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5 January 2012

Vanitas Vanitatum

Vanity publishing has always been spurned by those who value authority and who see the desire to promote oneself as being the self indulgent haven of those too cowardly to find an editor. I mentioned a friend's book in a bookshop a few years ago. The recipient of my joyful explanation that such an edition existed made a simple, abrupt enquiry. "Vanity publishing?"

While the cynicism of a very small minority of youthful spirits continues to surprise and alarm me, I was able, hand on heart to answer firmly "No". It was not the moment to mention that Proust self published or that most bloggers would not bother to turn on their computers if they had to deal with the neuroses of the publishing trade these days so I left the person in question happily assured, thanks to a quick search that the book in question was not the worst he had come across that day.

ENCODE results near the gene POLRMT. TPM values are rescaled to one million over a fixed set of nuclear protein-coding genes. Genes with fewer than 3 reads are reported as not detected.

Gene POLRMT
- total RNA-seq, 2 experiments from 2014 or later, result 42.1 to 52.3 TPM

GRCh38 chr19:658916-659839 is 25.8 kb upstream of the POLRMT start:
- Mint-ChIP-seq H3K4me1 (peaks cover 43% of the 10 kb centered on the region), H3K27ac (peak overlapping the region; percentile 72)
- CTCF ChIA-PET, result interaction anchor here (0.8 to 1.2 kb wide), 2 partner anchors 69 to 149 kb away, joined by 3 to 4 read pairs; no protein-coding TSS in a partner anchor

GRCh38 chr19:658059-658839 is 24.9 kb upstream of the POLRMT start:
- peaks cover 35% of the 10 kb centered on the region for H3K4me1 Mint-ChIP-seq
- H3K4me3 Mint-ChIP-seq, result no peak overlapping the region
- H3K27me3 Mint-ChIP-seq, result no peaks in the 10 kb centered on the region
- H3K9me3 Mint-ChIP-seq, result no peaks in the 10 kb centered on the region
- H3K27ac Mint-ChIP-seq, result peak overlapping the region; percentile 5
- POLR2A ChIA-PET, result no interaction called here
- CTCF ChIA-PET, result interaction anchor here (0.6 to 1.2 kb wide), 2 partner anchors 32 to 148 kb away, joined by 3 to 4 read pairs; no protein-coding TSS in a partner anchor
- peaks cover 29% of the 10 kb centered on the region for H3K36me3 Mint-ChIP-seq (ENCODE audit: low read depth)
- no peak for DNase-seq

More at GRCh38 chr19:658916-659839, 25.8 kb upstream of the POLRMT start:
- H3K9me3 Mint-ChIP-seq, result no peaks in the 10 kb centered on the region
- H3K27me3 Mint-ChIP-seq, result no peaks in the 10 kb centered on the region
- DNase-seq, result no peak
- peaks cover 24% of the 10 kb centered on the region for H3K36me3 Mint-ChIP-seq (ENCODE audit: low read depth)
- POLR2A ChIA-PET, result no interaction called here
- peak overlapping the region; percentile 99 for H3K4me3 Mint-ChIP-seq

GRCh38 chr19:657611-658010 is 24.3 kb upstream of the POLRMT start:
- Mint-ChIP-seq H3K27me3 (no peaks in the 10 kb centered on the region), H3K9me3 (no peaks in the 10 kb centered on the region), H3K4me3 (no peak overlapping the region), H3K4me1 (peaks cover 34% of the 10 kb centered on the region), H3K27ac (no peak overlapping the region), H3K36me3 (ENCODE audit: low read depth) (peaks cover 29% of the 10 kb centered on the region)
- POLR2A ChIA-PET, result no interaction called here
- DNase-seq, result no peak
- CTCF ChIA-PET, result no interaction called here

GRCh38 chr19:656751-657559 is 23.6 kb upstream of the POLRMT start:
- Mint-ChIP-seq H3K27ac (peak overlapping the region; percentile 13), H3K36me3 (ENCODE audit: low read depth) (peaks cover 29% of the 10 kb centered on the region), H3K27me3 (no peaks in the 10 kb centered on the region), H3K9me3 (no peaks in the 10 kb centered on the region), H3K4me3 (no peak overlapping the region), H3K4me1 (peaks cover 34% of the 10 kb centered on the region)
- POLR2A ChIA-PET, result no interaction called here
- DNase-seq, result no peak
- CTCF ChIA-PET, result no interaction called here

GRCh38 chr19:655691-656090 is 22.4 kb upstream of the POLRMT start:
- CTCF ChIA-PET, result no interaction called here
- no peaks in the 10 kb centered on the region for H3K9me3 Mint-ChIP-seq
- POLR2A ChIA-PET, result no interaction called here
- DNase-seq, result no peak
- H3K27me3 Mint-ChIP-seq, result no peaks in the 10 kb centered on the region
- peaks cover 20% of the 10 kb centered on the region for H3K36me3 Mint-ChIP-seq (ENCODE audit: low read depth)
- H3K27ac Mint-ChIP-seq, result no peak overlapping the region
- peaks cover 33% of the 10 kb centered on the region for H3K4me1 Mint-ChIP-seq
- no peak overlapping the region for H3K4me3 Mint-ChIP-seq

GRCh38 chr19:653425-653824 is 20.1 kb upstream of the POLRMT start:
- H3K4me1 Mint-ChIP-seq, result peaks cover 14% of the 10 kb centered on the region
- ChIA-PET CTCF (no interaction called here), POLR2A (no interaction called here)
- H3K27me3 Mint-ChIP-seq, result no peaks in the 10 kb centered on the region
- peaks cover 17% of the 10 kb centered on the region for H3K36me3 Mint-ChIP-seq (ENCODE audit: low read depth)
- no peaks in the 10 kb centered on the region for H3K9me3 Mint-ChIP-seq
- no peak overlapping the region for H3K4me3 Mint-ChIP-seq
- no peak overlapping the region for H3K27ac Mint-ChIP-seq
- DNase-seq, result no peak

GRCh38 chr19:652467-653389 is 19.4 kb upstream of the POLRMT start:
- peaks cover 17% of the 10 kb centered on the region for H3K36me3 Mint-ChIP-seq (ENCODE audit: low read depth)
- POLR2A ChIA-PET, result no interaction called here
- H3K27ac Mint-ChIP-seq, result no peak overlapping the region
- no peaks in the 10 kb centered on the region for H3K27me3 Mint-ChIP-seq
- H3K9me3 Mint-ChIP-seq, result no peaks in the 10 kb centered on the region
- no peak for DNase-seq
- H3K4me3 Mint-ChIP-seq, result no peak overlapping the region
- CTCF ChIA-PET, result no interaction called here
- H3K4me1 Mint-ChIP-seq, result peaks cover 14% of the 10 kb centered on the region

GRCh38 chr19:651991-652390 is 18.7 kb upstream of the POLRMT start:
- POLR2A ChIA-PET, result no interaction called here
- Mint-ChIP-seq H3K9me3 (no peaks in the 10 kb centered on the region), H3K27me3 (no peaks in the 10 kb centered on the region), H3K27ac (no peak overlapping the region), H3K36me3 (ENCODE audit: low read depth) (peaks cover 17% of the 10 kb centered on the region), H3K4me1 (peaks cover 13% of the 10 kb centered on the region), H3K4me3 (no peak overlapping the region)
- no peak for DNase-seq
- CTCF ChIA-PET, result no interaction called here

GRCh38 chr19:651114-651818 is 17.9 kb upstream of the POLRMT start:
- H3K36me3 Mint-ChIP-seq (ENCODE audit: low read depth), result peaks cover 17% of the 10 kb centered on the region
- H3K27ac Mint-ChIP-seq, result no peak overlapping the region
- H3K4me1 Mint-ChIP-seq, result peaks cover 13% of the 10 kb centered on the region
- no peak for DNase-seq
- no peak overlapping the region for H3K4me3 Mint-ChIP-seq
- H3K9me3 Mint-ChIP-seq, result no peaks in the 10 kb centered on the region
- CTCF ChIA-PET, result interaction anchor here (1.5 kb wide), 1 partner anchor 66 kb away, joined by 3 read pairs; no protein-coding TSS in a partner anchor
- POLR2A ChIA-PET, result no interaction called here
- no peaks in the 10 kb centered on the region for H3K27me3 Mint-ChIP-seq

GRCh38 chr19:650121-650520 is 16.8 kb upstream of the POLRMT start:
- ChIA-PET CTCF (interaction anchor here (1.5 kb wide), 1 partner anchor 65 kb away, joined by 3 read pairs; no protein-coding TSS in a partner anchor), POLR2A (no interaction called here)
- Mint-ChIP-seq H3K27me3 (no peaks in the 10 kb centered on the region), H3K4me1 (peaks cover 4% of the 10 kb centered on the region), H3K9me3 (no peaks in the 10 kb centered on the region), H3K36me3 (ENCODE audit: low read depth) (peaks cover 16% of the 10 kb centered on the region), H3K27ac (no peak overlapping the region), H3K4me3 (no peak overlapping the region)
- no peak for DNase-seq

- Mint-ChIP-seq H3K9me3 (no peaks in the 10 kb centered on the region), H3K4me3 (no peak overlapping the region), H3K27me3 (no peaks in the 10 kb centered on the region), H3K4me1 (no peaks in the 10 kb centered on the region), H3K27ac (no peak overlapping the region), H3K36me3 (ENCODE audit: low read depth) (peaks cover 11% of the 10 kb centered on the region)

Nor was it the moment to point out that such lack of enthusiasm was probably killing the book trade off quicker than many of the reasons being put about, officially, both in real life and online. Printed books are being replaced by digital for thousands of reasons but I had another even more astonishing insight in the problem when I was able to inform another bookseller that the writer I had been speaking about had just won a major prize and that it might be worthwhile moving one of the books into the relative limelight of the vast sales space we were standing in.

I know this sounds pushy but Laurie Lee used go into shops and physically move his own work up front, even though he had the backing of a veritable power house of publishers and editorial acclaim.

This post explains, most of all, why most people would probably never dream of writing a book.
Too much of a fuss...

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